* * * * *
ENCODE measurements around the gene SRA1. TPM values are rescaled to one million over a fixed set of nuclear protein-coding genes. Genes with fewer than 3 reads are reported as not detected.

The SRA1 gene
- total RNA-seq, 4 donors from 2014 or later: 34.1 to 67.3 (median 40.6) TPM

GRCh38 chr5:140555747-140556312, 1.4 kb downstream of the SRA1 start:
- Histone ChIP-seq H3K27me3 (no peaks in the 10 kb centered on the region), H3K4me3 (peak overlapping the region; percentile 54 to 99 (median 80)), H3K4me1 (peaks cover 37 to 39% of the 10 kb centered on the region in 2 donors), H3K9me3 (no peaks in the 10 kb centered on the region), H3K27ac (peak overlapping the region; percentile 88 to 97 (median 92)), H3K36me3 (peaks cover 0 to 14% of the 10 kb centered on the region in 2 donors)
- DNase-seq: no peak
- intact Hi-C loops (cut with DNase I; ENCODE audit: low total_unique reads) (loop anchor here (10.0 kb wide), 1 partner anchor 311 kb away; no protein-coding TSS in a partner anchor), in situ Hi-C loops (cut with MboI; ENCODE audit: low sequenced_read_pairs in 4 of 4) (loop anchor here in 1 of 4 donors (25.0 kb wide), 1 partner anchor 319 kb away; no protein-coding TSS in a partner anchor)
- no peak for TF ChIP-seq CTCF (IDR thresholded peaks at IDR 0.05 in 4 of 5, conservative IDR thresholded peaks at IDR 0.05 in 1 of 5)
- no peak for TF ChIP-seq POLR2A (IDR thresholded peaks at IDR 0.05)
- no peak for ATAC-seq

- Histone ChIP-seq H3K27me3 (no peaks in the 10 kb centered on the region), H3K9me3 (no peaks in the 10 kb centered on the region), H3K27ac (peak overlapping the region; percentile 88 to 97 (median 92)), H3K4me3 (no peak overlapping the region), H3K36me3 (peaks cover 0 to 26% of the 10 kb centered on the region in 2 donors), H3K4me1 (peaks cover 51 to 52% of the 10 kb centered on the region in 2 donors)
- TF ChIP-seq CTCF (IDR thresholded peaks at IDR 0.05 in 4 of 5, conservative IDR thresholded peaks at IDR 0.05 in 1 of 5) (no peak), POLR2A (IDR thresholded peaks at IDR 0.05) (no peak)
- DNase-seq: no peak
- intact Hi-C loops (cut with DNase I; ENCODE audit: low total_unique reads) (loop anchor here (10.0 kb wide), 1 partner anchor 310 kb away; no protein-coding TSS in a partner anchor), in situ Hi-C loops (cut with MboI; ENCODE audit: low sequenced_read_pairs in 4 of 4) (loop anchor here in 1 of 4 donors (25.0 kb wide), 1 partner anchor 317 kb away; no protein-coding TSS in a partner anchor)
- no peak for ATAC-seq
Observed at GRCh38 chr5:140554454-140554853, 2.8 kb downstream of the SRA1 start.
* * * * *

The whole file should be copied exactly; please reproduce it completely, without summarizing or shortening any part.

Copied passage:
ENCODE measurements around the gene SRA1. TPM values are rescaled to one million over a fixed set of nuclear protein-coding genes. Genes with fewer than 3 reads are reported as not detected.

The SRA1 gene
- total RNA-seq, 4 donors from 2014 or later: 34.1 to 67.3 (median 40.6) TPM

GRCh38 chr5:140555747-140556312, 1.4 kb downstream of the SRA1 start:
- Histone ChIP-seq H3K27me3 (no peaks in the 10 kb centered on the region), H3K4me3 (peak overlapping the region; percentile 54 to 99 (median 80)), H3K4me1 (peaks cover 37 to 39% of the 10 kb centered on the region in 2 donors), H3K9me3 (no peaks in the 10 kb centered on the region), H3K27ac (peak overlapping the region; percentile 88 to 97 (median 92)), H3K36me3 (peaks cover 0 to 14% of the 10 kb centered on the region in 2 donors)
- DNase-seq: no peak
- intact Hi-C loops (cut with DNase I; ENCODE audit: low total_unique reads) (loop anchor here (10.0 kb wide), 1 partner anchor 311 kb away; no protein-coding TSS in a partner anchor), in situ Hi-C loops (cut with MboI; ENCODE audit: low sequenced_read_pairs in 4 of 4) (loop anchor here in 1 of 4 donors (25.0 kb wide), 1 partner anchor 319 kb away; no protein-coding TSS in a partner anchor)
- no peak for TF ChIP-seq CTCF (IDR thresholded peaks at IDR 0.05 in 4 of 5, conservative IDR thresholded peaks at IDR 0.05 in 1 of 5)
- no peak for TF ChIP-seq POLR2A (IDR thresholded peaks at IDR 0.05)
- no peak for ATAC-seq

- Histone ChIP-seq H3K27me3 (no peaks in the 10 kb centered on the region), H3K9me3 (no peaks in the 10 kb centered on the region), H3K27ac (peak overlapping the region; percentile 88 to 97 (median 92)), H3K4me3 (no peak overlapping the region), H3K36me3 (peaks cover 0 to 26% of the 10 kb centered on the region in 2 donors), H3K4me1 (peaks cover 51 to 52% of the 10 kb centered on the region in 2 donors)
- TF ChIP-seq CTCF (IDR thresholded peaks at IDR 0.05 in 4 of 5, conservative IDR thresholded peaks at IDR 0.05 in 1 of 5) (no peak), POLR2A (IDR thresholded peaks at IDR 0.05) (no peak)
- DNase-seq: no peak
- intact Hi-C loops (cut with DNase I; ENCODE audit: low total_unique reads) (loop anchor here (10.0 kb wide), 1 partner anchor 310 kb away; no protein-coding TSS in a partner anchor), in situ Hi-C loops (cut with MboI; ENCODE audit: low sequenced_read_pairs in 4 of 4) (loop anchor here in 1 of 4 donors (25.0 kb wide), 1 partner anchor 317 kb away; no protein-coding TSS in a partner anchor)
- no peak for ATAC-seq
Observed at GRCh38 chr5:140554454-140554853, 2.8 kb downstream of the SRA1 start.